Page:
"I have donated to politicians on both sides of the aisle, most from my support of pro-Israel candidates."
In a recent story reported by Women's Wear Daily (WWD) titled "Out Magazine, Pride Media Rife With Challenges for New Editor," Author Kali Hays paints a pretty unstable picture of what new editor in chief of Out Magazine Phillip Picardi is getting himself into when he moves into his new office this year.
The article is very articulate and detailed in explaining the ins and outs of publishing including investor turnovers, losses in profit, and payroll redesign. Adam Levin and his brother Maxx Abramowitz bought both Out and Advocate under their new holding company Pride Media. Levin is also the CEO of High Times Holdings (HTH), publisher of High Times Magazine.
But the article also contains something unexpected and that is calling out the new owners for not only being "relatively disinterested in the community" but supporters of anti-LGBT politicians, something that is in stark contrast to the very mission of both publications.
Hays mentions a few questionable Republicans who have allegedly received funds from Levin, but gave salient focus to one in particular: the very anti-LGBT Dana Rohrabacher who they say is, "praised on this year’s High Times’ list of cannabis supporters."
I spoke with Levin and he doesn't deny doing it, he's honest in his remark, "This was derived from a fired employee who was upset," he said. "I have donated to politicians on both sides of the aisle, most from my support of pro-Israel candidates."
As for Democrats, Levin has given money to Adam Schiff, Gavin Newson, Jon Chiang, and Dan Adler. He was Campaign Manager for Adler's bid to win the California's 36th Congressional District seat.
Levin says the story stems from his High Times support of Rohrabacher who he's met twice and calls "a crazy old man that has been supportive of the cannabis industry."
He says he is cautious about donating to politicians because "things could come up if I supported the wrong ones, but can’t stop one's actions after you support [them]."
One of the most likable aspects of Levin's personality is his honesty, he's proven that quality time and time again; openly admitting that he enjoys cannabis, proudly proclaiming he's a "flower guy."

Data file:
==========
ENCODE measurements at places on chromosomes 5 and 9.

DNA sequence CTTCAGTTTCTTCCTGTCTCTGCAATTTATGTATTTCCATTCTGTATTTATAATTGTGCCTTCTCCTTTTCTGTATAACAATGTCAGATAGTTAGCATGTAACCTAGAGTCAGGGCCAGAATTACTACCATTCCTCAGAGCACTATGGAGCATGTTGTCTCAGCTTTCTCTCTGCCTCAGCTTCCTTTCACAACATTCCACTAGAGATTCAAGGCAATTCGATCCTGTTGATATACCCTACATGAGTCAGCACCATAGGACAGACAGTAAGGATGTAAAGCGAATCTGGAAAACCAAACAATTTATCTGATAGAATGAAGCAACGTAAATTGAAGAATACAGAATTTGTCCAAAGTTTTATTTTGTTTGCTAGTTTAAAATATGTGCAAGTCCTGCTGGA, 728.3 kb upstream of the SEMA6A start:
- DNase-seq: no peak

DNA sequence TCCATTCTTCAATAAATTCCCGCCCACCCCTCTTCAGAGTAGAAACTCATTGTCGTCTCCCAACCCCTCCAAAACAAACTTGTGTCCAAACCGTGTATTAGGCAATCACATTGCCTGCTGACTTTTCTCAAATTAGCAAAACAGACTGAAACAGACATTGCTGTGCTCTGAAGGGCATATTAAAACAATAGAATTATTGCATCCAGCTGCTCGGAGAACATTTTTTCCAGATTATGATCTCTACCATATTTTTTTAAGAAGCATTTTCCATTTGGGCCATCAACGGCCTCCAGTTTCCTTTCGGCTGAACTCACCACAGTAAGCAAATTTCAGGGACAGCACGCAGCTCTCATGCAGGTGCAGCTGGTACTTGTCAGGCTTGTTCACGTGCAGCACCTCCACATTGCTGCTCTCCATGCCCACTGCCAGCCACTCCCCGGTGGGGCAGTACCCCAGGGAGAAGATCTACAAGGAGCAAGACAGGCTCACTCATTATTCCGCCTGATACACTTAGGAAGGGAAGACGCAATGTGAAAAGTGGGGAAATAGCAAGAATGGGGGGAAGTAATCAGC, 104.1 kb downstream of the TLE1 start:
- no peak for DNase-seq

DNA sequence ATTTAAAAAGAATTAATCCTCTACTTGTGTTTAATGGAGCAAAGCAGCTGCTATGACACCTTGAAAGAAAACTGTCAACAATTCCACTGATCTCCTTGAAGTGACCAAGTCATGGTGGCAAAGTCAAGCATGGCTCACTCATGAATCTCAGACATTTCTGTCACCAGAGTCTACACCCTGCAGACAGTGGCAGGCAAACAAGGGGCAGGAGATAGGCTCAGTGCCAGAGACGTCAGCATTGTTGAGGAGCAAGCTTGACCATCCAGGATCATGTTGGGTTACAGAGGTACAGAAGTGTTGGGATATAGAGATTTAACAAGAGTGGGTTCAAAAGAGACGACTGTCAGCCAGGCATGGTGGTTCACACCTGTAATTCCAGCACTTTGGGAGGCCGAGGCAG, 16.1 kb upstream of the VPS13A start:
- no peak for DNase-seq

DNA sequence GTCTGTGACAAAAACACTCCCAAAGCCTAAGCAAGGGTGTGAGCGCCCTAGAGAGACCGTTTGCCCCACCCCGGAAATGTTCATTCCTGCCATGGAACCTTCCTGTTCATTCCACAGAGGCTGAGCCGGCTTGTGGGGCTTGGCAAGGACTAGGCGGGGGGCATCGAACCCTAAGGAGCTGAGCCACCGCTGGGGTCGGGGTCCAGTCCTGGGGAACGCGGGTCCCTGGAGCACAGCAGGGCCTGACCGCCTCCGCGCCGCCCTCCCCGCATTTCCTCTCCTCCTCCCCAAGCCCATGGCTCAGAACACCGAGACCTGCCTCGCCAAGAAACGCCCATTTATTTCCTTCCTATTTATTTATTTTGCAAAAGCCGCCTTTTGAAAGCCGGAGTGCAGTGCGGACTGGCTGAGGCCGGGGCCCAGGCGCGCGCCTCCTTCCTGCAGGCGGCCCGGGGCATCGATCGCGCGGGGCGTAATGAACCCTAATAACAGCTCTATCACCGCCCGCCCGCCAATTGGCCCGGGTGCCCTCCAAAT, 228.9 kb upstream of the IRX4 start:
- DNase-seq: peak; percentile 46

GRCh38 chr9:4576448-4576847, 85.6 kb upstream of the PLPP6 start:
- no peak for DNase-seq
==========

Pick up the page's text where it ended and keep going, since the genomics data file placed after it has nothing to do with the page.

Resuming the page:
Yet the Levin I talked to also seemed genuinely hurt that someone, who he says he got to know professionally and as a friend would want to do him harm. In this highly-politicized environment where LGBT rights are being attacked, business owners and other public figures need to be aware of who they endorse.
Levin is straight, running not one, but two historic LGBT publications and some might perceive his sexuality could influence the focus or lack thereof of the company. But he says that's far from the truth.
"Any employee would tell you I have personally invested in the LGBT community and couldn’t be more of a supporter," he said.
The story has wound around the internet, eventually picking up momentum then slithered back to bite him rather painfully. "I can’t imagine someone rationally thinking this but obviously people believe what they read," he said. "And this has been hurtful and led to both my brother and I receiving hate mail and personal attacks."
For Levin it is very personal, I got the feeling that he wasn't backpedaling but genuinely shocked that this writer's source would suggest he endorses homophobia. "Say that the company is having growing pains — fine I get it," he said. "Don’t attack us personally when so many aren’t nearly as supportive."
I spoke with openly gay Chief Executive Officer of Pride Media, Nathan Coyle, who said Levin will be more careful of who he gives money to in the future. It's a valuable lesson about the power of the media and the reach of LGBT community.
Levin is moving on from this and says he is looking forward to working with the most proficient team that the media company has seen in a few years to help the brands thrive. "Our crew are all amazing and gifted people and without a doubt some of the most talented people I have ever worked with."